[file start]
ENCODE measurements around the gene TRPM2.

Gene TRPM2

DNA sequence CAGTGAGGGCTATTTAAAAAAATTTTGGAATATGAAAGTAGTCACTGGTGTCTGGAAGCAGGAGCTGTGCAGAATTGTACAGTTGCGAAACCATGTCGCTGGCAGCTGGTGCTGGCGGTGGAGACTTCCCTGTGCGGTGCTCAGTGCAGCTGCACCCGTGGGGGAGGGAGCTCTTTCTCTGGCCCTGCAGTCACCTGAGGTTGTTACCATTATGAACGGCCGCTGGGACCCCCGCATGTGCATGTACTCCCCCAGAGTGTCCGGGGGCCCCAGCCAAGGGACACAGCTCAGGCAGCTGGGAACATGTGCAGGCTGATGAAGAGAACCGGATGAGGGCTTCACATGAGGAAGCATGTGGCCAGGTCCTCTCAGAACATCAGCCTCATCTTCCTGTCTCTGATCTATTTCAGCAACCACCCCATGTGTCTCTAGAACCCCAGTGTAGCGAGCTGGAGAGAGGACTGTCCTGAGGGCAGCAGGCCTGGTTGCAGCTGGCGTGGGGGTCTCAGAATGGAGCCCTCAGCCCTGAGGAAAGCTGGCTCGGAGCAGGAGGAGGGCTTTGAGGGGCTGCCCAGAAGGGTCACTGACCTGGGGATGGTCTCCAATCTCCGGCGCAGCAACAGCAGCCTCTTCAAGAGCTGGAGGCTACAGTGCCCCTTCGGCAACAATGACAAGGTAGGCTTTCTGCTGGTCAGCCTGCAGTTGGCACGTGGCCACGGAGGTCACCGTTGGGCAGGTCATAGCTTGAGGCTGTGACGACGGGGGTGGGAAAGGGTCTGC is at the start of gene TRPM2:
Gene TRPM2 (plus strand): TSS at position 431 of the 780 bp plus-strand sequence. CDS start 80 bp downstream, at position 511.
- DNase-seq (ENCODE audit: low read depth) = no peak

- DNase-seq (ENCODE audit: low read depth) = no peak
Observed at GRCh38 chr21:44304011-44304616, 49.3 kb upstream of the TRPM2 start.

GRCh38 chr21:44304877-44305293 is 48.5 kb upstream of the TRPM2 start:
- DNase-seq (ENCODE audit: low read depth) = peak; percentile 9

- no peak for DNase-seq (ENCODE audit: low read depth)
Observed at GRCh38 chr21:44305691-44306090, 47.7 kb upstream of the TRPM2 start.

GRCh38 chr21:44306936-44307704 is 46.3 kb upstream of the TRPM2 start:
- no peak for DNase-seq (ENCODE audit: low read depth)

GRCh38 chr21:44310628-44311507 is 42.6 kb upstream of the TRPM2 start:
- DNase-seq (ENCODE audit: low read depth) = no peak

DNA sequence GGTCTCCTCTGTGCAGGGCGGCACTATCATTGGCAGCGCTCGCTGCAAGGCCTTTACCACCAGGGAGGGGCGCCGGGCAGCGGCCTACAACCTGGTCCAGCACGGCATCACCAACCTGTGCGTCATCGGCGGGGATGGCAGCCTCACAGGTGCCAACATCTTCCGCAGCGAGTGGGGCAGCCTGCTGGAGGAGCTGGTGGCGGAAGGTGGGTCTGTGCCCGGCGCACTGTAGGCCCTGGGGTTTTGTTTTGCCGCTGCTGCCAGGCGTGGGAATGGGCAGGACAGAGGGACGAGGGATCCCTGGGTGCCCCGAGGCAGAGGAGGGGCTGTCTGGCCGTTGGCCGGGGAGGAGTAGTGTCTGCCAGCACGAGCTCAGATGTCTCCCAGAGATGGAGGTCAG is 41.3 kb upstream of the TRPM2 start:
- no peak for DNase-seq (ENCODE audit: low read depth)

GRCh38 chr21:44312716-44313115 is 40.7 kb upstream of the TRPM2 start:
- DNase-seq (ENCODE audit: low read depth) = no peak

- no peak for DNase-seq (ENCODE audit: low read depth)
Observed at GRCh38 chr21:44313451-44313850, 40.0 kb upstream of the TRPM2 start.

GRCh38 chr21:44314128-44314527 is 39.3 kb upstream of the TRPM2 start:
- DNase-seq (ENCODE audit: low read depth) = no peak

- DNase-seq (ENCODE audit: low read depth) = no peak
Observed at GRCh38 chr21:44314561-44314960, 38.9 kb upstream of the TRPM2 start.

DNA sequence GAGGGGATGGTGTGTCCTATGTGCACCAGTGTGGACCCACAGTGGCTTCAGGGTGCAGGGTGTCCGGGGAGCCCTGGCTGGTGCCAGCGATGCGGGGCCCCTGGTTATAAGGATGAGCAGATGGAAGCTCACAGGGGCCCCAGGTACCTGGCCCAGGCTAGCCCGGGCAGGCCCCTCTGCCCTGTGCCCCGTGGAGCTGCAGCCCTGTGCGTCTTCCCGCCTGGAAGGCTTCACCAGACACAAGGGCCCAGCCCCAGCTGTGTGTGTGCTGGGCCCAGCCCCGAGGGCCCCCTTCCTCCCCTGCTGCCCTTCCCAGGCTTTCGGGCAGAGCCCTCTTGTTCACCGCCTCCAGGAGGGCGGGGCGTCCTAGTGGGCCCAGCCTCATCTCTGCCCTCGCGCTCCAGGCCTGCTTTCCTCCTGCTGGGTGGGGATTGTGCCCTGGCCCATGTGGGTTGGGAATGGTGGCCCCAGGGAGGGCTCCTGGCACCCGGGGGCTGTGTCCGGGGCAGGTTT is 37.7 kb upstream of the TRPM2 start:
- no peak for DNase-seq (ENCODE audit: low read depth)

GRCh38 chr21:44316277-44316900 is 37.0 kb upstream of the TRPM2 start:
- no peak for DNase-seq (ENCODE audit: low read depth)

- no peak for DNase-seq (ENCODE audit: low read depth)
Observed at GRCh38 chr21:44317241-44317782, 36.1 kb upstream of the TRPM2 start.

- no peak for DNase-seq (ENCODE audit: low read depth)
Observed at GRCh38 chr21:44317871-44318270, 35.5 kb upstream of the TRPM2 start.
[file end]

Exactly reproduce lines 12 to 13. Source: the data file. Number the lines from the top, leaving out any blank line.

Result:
GRCh38 chr21:44306936-44307704 is 46.3 kb upstream of the TRPM2 start:
- no peak for DNase-seq (ENCODE audit: low read depth)